The court has noted: “The affidavit (filed by the commission’s director) does not disclose as to what was the valuable contribution made by all the three members (lecturers, in this case) in the field of education”. Saying that it would have to examine “the intent and purpose of the (new) clause”, the court added: “For a person to satisfy clause (g), there must be some tangible material, which could reflect the valuable contribution…It cannot be a subjective satisfaction of the state authorities”.

Although the government replaced Ramvir Yadav with Dr Lal Bihari Pandey on July 20 (after the petitions were filed), he continues to be a ‘senior member’ in the commission. Ramvir had failed to qualify for the post of principal of a post-graduate degree college after appearing before the UPHESC in 2008 but went on to become its officiating chairman in 2013.

UPSESSB- In dock: Acting chairperson Anita Yadav; members Ashalata Singh and Lalit Srivastava

Ashalata, a lecturer, was simply appointed by a private college’s management committee. Ashalata, a lecturer, was simply appointed by a private college’s management committee.

The case involving Uttar Pradesh Secondary Education Services Selection Board (UPSESSB), which looks after the selection and appointment of teachers and principals for inter-colleges, is woefully similar to that of UPHESC. Here, too, the appointments of acting chairperson Anita Yadav, and members Ashalata Singh and Lalit Srivastava, through an amended section of the UP Act No 5 of 1982, has been challenged by petitioner Abhilasha Mishra, who had applied for the post of principal of an inter-college. She contended that since none of them were even eligible for the post of principal, their appointment in the selection board raised serious questions.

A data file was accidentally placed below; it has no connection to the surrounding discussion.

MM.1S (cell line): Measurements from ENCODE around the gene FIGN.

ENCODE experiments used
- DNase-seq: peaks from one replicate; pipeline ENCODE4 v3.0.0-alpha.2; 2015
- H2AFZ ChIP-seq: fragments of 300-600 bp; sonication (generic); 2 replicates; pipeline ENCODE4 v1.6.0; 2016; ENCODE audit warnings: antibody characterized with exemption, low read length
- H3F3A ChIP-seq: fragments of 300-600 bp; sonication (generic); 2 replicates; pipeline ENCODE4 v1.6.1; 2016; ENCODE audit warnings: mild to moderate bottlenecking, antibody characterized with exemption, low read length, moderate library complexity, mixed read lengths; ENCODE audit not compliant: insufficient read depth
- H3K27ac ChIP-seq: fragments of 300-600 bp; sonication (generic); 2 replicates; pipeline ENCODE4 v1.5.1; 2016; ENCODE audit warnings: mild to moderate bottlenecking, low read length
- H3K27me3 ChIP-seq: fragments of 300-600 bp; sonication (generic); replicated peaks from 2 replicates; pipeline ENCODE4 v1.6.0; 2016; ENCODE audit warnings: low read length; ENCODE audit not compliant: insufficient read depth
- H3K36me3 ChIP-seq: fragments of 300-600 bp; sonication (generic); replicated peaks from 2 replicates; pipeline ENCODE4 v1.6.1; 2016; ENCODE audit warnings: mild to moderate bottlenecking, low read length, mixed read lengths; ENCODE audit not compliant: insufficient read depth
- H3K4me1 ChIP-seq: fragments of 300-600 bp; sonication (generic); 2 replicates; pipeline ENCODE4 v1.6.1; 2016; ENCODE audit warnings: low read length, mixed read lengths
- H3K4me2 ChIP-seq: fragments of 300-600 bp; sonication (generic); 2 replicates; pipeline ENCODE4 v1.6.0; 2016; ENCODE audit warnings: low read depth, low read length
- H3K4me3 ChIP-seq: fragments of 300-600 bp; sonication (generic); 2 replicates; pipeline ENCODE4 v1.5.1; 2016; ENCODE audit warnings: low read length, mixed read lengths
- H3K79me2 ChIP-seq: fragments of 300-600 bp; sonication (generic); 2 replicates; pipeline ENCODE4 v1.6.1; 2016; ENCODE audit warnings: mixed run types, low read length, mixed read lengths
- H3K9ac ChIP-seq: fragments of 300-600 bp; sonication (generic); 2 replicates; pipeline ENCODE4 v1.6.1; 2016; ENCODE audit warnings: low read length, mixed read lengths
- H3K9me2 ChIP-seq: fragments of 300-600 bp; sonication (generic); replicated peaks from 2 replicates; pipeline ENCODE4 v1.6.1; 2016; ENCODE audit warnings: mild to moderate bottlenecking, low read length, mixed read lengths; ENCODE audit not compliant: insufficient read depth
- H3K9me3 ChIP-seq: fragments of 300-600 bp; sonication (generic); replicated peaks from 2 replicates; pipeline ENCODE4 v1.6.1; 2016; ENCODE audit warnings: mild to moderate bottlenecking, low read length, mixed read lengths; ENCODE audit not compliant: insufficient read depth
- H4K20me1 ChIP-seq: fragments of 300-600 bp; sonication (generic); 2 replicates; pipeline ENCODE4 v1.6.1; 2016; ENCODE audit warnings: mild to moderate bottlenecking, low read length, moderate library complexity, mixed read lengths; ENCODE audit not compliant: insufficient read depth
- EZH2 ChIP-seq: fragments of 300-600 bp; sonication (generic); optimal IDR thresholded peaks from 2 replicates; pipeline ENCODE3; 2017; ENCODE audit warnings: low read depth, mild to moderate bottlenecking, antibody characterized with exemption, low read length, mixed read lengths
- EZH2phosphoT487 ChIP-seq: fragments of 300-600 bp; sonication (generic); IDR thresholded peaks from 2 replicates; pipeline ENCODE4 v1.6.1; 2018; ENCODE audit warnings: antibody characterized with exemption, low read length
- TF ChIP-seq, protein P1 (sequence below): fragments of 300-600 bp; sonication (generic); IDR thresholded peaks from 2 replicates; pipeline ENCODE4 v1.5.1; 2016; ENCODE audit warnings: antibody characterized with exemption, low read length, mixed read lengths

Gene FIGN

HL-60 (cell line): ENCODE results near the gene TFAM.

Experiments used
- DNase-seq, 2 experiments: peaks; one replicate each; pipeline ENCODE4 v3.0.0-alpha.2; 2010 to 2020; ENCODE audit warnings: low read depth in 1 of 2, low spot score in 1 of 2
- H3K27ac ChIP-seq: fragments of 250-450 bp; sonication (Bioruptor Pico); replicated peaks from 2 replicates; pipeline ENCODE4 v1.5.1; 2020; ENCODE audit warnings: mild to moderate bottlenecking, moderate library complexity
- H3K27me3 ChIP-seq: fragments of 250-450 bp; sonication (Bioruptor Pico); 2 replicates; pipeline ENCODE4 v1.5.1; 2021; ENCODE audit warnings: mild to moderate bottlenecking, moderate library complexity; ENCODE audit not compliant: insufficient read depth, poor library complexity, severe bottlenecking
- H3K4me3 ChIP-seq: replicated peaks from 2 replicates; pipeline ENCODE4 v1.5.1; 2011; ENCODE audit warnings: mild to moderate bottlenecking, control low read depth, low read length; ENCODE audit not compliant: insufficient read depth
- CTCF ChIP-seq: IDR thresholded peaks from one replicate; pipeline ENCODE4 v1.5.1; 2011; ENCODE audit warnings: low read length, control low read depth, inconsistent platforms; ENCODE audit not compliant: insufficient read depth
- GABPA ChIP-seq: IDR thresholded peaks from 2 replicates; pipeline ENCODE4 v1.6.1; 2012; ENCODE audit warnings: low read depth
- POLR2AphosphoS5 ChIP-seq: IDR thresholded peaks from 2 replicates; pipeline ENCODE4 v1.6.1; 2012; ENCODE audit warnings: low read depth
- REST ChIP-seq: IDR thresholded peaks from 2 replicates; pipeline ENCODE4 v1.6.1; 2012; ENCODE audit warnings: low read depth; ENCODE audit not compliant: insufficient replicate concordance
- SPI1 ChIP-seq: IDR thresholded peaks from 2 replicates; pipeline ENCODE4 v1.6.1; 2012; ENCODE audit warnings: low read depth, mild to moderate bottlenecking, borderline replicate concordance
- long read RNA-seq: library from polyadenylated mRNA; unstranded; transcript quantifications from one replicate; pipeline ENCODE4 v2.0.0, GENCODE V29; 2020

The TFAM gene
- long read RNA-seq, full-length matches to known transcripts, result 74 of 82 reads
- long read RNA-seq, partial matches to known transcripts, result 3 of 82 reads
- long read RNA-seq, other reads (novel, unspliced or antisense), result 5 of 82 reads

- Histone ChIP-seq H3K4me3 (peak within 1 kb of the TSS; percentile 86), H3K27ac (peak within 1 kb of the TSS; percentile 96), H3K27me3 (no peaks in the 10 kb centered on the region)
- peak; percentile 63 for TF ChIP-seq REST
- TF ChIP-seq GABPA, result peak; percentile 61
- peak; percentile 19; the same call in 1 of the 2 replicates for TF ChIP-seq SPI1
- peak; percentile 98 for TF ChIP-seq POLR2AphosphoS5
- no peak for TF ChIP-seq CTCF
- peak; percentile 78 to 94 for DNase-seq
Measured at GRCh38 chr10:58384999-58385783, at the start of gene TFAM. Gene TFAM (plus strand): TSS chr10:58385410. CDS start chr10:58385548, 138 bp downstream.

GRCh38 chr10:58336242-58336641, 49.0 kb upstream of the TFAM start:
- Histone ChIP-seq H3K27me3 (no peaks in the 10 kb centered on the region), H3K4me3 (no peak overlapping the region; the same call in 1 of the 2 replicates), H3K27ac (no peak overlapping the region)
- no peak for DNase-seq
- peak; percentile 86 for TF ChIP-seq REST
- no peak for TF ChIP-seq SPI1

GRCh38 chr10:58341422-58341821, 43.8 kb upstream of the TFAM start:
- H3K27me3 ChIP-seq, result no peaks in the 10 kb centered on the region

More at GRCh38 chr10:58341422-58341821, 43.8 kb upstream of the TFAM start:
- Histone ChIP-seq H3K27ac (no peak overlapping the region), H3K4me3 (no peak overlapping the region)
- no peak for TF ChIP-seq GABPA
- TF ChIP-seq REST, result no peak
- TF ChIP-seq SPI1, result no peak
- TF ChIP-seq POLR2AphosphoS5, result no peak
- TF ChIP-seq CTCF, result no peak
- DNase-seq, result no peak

On the other hand, with the introduction of the said amendment – Section 4-3-c-iv of the Act, modified in 2008 – all anyone needed to become a member of the board was a graduate degree and an “interest in the field of education”, the state has submitted before the court.

Anita Yadav, claiming to be a double MA, was only an LT Grade teacher at an inter-college and has never appeared before the UPSESSB for any appointment-related process. Ashalata, a lecturer, was simply appointed by a private college’s management committee, while Lalit was a clerk in the office of the District Inspector of Schools before being appointed as a member of the UPSESSB.

After the high court restrained them from discharging their duties, the government replaced Anita Yadav with Sanil Kumar, but all three of them continue to be members of the selection board.

For all the latest Lucknow News, download Indian Express App.

  • Newsguard
  • The Indian Express website has been rated GREEN for its credibility and trustworthiness by Newsguard, a global service that rates news sources for their journalistic standards.
  • Newsguard